If there’s one useful piece of advice that I’ve heard over the years concerning music, it’s this: “You have all the time in the world to put out your first record”. Indeed, nobody has all the time in the world to do anything, but the sentiment is strong, since people often feel like there’s an expectation to begin plugging away at a release the moment they’ve pulled a collective of musicians together. This is an illusion, but moreover, this type of thinking lends itself poorly to the process by which a fully-realized musical project develops; it takes time, practice, trust, and above all, patience. As to whether a project reflects these principles, well, the proof is often in the product.
This is something that initially had me curiously awaiting Gait’s debut single, “Start//Stop”. Getting to the point of a release marks a more significant milestone because the band has spent over a year laboring over their craft and figuring out their approach before dropping so much as a sneak peek. It sounds like that effort is starting to pay off.
Gait originated as a solo outlet for Philly native and Well Room bassist Grant Pavol, has been bubbling up for a while around the line-up of Pavol and Jordan Lewis on guitar, Nick Schon on bass, and Harry Freed on drums. Only recently did the band shift from the solo-with-support format to something perhaps more communal, augmenting them with a sense of purpose and more serious inclinations.
“Start//Stop” establishes this more formal tone quickly, with a quick rinse through scrambled, chunky guitar drones, as though one is passing beneath a waterfall of static before diving into the rest of the song. It leads seamlessly into the turbulent jam of the first chorus, then tones down as the verse begins. Dynamics-wise, this section opens up to showcase Grant’s thin, airy singing voice and noticeably more expressive songwriting. Though the oft-used I/me subject matter persists, it is contained within a more intentionally evocative — and, as a result, slightly less obvious — narrative. The surrounding instrumentation mixes the tension of one guitarist’s bouncy chugging with the other’s melancholy affectations to keep an underlying momentum while also pinning opposing textures up next to each other. The rhythm section glues it all together, with the bass employing little flashiness and the drums shift between utilitarian steadiness and explosive charges. These are the two speeds the song flips between, and the mood is well-established, and the song wraps up nicely, if a bit more low-key than expected.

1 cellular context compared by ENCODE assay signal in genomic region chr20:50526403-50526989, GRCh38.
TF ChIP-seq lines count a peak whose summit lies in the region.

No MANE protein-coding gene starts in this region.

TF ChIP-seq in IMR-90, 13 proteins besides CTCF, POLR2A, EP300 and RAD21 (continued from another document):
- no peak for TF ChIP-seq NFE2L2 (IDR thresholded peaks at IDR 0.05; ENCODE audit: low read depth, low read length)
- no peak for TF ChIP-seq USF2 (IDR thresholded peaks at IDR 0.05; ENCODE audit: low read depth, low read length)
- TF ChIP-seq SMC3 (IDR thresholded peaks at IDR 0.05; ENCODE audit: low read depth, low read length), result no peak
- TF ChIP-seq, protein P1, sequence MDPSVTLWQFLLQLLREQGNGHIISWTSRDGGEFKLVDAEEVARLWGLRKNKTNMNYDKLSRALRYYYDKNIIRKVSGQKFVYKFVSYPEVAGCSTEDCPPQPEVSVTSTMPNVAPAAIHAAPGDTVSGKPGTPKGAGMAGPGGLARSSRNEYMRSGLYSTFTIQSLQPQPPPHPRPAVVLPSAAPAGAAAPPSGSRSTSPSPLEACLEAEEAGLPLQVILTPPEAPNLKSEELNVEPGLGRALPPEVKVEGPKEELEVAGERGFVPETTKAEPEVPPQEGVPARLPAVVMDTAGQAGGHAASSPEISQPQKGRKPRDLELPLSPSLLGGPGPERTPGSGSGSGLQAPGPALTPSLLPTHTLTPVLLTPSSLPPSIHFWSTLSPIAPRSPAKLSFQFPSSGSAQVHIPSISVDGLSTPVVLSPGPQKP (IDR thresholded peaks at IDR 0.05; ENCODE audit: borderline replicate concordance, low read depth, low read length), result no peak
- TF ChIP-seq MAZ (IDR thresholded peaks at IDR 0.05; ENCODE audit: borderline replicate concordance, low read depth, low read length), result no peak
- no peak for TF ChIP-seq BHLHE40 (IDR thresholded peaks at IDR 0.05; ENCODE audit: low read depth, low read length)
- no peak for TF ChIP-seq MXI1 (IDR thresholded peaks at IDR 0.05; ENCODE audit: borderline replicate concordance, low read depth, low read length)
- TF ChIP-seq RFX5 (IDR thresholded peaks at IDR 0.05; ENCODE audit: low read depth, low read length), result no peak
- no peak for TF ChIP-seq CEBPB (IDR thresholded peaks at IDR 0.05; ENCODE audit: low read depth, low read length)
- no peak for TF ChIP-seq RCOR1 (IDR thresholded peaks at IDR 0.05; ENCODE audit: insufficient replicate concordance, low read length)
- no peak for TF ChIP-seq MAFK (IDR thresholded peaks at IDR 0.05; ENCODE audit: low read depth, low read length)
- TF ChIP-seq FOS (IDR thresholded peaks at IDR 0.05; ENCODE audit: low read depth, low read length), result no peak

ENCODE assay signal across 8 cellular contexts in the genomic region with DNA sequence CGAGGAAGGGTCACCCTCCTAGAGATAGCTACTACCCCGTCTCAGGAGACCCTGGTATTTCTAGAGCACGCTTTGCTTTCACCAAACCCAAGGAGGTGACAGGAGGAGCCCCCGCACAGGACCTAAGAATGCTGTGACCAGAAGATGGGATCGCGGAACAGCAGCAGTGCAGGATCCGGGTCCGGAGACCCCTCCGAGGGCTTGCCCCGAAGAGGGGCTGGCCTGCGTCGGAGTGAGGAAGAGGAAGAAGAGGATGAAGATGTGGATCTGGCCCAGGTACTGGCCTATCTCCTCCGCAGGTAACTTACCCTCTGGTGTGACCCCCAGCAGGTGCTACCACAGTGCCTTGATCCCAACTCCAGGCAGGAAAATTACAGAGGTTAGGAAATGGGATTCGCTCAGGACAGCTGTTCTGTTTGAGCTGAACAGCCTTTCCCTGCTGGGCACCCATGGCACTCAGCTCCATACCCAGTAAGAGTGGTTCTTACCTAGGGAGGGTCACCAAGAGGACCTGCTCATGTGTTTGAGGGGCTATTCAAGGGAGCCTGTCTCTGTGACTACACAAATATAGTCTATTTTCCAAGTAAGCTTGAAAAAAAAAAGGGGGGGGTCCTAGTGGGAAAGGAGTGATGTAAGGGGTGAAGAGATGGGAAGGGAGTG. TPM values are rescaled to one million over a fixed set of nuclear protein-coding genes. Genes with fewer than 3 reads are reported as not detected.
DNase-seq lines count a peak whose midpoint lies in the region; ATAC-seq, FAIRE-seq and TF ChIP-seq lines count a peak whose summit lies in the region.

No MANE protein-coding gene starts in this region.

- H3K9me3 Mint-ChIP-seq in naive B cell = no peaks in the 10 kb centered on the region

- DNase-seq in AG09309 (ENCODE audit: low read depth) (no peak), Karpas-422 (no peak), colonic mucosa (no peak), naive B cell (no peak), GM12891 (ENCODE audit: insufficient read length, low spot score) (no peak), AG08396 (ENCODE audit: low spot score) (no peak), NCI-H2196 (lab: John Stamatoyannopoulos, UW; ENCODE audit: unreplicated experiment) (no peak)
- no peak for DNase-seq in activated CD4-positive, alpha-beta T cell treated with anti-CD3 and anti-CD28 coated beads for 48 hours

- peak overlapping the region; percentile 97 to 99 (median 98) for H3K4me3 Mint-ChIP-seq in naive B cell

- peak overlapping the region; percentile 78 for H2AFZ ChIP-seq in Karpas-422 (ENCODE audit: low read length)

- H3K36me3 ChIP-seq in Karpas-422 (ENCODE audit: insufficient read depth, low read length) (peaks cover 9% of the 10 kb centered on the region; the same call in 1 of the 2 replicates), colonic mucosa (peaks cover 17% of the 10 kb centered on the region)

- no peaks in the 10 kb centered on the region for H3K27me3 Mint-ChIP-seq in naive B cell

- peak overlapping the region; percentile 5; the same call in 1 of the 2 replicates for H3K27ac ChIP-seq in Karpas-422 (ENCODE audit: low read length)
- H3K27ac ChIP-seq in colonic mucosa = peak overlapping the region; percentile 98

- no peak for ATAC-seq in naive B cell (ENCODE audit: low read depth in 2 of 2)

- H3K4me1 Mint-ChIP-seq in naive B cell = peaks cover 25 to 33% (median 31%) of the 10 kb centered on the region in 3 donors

The main detractors are not in songwriting, but in the track’s mixing. There are three distinct sections in the mix, with the guitars in the foreground, the vocals in the middle-ground, and the rhythm section in the background. As it is mixed, each of the sections sound distinct from the others, and the song sounds a bit awkward as a result. The guitars are mixed firmly left and right, confining the rest of the mix in between, and since there seems to be an atmospheric intent, this isn’t necessarily a bad thing. The claustrophobic sense is interesting, but doesn’t seem wholly intentional. Though the processing on the guitars and vocals are respectively satisfying, the differences are too striking to be aesthetically consistent. The guitar mix sounds big and biting (which works well), while the murky processing on the vocals can make Grant’s vocals sound very reminiscent of Built To Spill at their more expansive. These two differing sonic approaches do not mesh well at times. It isn’t something one notices constantly, but at times the two parts sound like the belong to entirely different songs.
Beneath all this, the bass and drums are just audible enough to support the song’s structure. This is perhaps for the best, since neither sound like they underwent much processing; the drum stick clicks at the beginning of the song sound like chopsticks clacking together, which is pretty weak compared to how the drums sound for the rest of the song. The bass meanwhile is pretty much naked in its character, when it could have been mixed to more effectively emphasize the songs spare low end and fill out the overall sound.
These gripes aside, “Start//Stop” is an enjoyable listen, and acts effectively as an introduction to the band’s overall feel and approach. It leaves me sufficiently interested to hear what the band has in store for us on their upcoming EP. Even considering the mixing quality, it is certainly forgivable as a band’s first-time-out and I only hope these things are brought into consideration as the next steps are considered.
If there is one thing this scene needs more of, it is ambition and the daring will to make something that is mature and developed, both in concept and execution. Based on what I’ve heard, I have high hopes for this band’s future.
- The songwriting is interesting and evocative
- The vibe of the song is well-established and brings listeners in touch with what the project is about from the get-go
- The mixing is noticeably conflicting at times, not particularly accommodating of dynamic shifts
- The ending lacks the punch it deserves